Wednesday, 6 January 2016

Kilts in the Castle!

It's coming up to Burns Night, and Clyro School are having another fund raising evening of dancing and whisky to celebrate. It's on Friday 22nd January, starting at 8pm. Tickets are limited to 100, and they are £15 each. There will also be hot food.
Tickets are available from Bartrums and Clyro Petrol Station.
They're still looking for someone who can recite Robert Burns' poetry as the haggis is piped in....

So this is also a reminder that the haggis hunting season has started. This shy little creature is mostly found in Scotland, of course, but some farmed ones have escaped in Wales and are rumoured to have been breeding in the wild. Traps baited with whisky are the most humane way of catching them....


Ian said...

Whisky is always welcome and humane of course but I have always understood from my Scottish forebears that since the legs on their left side are shorter than those on the right to facilitate walking on those steep but bonny braes they are confounded if chased on the heathery hillsides in a clockwise direction. They simply fall over and are thus easily picked up.

Anonymous said...

Didn't Blair ban haggis hunting? Better be on the lookout for Haggis Hunt Saboteurs!

Anonymous said...

St dwynwyms day in Wales, why go Scottish?

Eigon said...

Can St Dwynwym offer whisky and men in kilts, though?

Anonymous said...

St Dwynwen's Day
St Dwynwen's Day is celebrated in Wales on 25 January and commemorates
the patron saint of friendship and love.
Dwynwen lived during the 5th century and was, by all accounts, one of the
prettiest of Brychan Brycheiniog's 24 daughters. The story goes that
Dwynwen fell in love with one aelon Dafodrill, but unfortunately her father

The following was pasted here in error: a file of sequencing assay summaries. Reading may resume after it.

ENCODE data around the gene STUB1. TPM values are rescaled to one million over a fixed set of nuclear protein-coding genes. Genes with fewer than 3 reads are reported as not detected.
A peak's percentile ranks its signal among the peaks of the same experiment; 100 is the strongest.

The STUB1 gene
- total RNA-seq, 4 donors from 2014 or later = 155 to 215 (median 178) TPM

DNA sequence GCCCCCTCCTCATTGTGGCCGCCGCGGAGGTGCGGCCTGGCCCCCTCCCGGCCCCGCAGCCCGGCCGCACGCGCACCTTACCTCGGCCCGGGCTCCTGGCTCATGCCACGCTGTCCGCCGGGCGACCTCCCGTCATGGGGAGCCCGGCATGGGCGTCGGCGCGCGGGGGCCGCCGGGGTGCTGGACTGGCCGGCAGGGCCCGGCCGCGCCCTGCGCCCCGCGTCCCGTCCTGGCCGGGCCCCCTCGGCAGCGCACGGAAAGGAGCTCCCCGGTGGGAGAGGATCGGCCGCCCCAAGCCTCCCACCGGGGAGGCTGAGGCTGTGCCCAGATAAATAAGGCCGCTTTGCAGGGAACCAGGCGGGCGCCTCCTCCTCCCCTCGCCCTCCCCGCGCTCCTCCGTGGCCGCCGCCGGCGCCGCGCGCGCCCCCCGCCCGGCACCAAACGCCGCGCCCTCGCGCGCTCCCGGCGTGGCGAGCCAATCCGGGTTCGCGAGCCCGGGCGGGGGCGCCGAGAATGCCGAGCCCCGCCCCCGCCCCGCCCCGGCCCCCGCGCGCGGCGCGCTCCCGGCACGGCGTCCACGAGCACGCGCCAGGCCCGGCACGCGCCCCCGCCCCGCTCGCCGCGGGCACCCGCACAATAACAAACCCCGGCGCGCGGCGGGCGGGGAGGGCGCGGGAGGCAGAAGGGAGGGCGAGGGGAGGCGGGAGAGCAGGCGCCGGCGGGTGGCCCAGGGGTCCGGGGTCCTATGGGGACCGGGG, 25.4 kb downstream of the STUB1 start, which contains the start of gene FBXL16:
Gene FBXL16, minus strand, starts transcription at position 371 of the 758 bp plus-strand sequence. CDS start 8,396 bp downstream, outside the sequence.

had already arranged that she should wed another. aelon was so outraged
that he raped Dwynwen and left her.
In her grief Dwynwen fled to the woods, where she begged God to make her
forget aelon. After falling asleep, Dwynwen was visited by an angel, who
appeared carrying a sweet potion designed to erase all memory of aelon
and turn him into a block of ice.
God then gave three wishes to Dwynwen. First she wished that aelon be
thawed; second that God meet the hopes and dreams of true lovers; and
third, that she should never marry. All three were fulfilled, and as a mark of
her thanks, Dwynwen devoted herself to God's service for the rest of her life.
Remains of Dwynwen's church can be seen today on the island of
Llanddwyn, off the coast of Anglesey. During the 14th century, upon visiting
the island, the poet Dafydd ap Gwilym witnessed a golden image of Dwynwen
inside the church, and was bold enough to request her help as a messenger
between himself and orfudd, the girl he hoped to win; and this despite the
fact that orfudd was already married!
Also situated on the island is Dwynwen's well, wherein allegedly swims a
sacred fish, whose movements predict the future fortunes and relationships of
various couples. Visitors to the well believe that if the water boils while they
are present, then love and good luck will surely follow.
The popularity and celebration of St Dwynwen's day has increased
considerably in recent years, with special events, such as concerts and
parties, often held, and Welsh cards printed. Although still not as popular as
Valentine's Day in February, St Dwynwen is certainly becoming better-known
amongst today's population